New readers need lots of choices, and this series promises to fill a niche for them. Keep flapping, Eva! (Fantasy. 5-8)

EVA'S TREETOP FESTIVAL

From the Owl Diaries series , Vol. 1

Eva the owl chronicles 11 days in her life in the first in the Owl Diaries series for emerging readers.

Eva has received a new diary and uses it to record the details of her life, along with sunny drawings and photographs that make her diary more like a scrapbook. In between daily entries, she comes up with the idea of having a big festival at her school. Her teacher, Mrs. Featherbottom, thinks it’s a great idea but warns Eva to share the work with her classmates—which readers might already have inferred will be a challenge. When her rival, Sue Clawson, offers help, Eva stubbornly takes on most of the responsibilities herself. Bright and colorful digital illustrations, large type, frequent speech bubbles and a familiar story make this accessible to emerging readers. The 11 chapters and substantial number of pages will help these readers feel accomplished. Some of the wordplay (“owlementary,” “Winglish”) and invented owlspeak (“flaperrific,” “flap-tastic”) might trip up the intended audience, but they also make the story memorable. It’s hard not to think that if Eva spent more time getting ready for the festival and less time writing in her diary, she might not end up in the weeds—but then there would be no story, of course.

New readers need lots of choices, and this series promises to fill a niche for them. Keep flapping, Eva! (Fantasy. 5-8)

Pub Date: Jan. 6, 2015

ISBN: 978-0-545-68363-0

Page Count: 80

Publisher: Branches/Scholastic

Review Posted Online: Oct. 1, 2014

Kirkus Reviews Issue: Oct. 15, 2014

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Hee haw.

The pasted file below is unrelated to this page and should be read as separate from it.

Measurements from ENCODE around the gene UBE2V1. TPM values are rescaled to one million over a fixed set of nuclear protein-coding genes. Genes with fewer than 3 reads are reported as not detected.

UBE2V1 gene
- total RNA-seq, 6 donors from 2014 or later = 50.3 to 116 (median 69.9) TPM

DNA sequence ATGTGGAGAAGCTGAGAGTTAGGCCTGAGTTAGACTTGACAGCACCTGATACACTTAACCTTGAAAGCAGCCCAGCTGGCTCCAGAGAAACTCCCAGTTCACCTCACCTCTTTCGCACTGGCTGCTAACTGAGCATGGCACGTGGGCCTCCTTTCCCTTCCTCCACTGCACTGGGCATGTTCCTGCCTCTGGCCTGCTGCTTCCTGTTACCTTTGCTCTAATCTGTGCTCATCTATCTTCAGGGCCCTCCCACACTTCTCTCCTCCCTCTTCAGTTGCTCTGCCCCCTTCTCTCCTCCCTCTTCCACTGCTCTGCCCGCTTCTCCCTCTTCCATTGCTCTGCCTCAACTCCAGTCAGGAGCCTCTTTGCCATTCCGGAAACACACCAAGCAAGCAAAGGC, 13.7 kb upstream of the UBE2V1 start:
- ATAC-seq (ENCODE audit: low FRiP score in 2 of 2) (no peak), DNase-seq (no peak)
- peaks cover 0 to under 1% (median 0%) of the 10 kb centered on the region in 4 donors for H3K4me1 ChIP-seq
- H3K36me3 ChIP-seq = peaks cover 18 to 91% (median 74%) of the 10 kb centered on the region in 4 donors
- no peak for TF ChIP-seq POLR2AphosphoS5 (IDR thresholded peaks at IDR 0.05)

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THE WONKY DONKEY

The print version of a knee-slapping cumulative ditty.

In the song, Smith meets a donkey on the road. It is three-legged, and so a “wonky donkey” that, on further examination, has but one eye and so is a “winky wonky donkey” with a taste for country music and therefore a “honky-tonky winky wonky donkey,” and so on to a final characterization as a “spunky hanky-panky cranky stinky-dinky lanky honky-tonky winky wonky donkey.” A free musical recording (of this version, anyway—the author’s website hints at an adults-only version of the song) is available from the publisher and elsewhere online. Even though the book has no included soundtrack, the sly, high-spirited, eye patch–sporting donkey that grins, winks, farts, and clumps its way through the song on a prosthetic metal hoof in Cowley’s informal watercolors supplies comical visual flourishes for the silly wordplay. Look for ready guffaws from young audiences, whether read or sung, though those attuned to disability stereotypes may find themselves wincing instead or as well.

Hee haw. (Picture book. 5-7)

Pub Date: May 1, 2010

ISBN: 978-0-545-26124-1

Page Count: 26

Publisher: Scholastic

Review Posted Online: Dec. 29, 2018

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A nicely inventive little morality “tail” for newly independent readers.

THE INFAMOUS RATSOS

From the Infamous Ratsos series , Vol. 1

Two little rats decide to show the world how tough they are, with unpredictable results.

Louie and Ralphie Ratso want to be just like their single dad, Big Lou: tough! They know that “tough” means doing mean things to other animals, like stealing Chad Badgerton’s hat. Chad Badgerton is a big badger, so taking that hat from him proves that Louie and Ralphie are just as tough as they want to be. However, it turns out that Louie and Ralphie have just done a good deed instead of a bad one: Chad Badgerton had taken that hat from little Tiny Crawley, a mouse, so when Tiny reclaims it, they are celebrated for goodness rather than toughness. Sadly, every attempt Louie and Ralphie make at doing mean things somehow turns nice. What’s a little boy rat supposed to do to be tough? Plus, they worry about what their dad will say when he finds out how good they’ve been. But wait! Maybe their dad has some other ideas? LaReau keeps the action high and completely appropriate for readers embarking on chapter books. Each of the first six chapters features a new, failed attempt by Louie and Ralphie to be mean, and the final, seventh chapter resolves everything nicely. The humor springs from their foiled efforts and their reactions to their failures. Myers’ sprightly grayscale drawings capture action and characters and add humorous details, such as the Ratsos’ “unwelcome” mat.

A nicely inventive little morality “tail” for newly independent readers. (Fiction. 5-8)

Pub Date: Aug. 2, 2016

ISBN: 978-0-7636-7636-0

Page Count: 64

Publisher: Candlewick

Review Posted Online: May 4, 2016

Kirkus Reviews Issue: May 15, 2016

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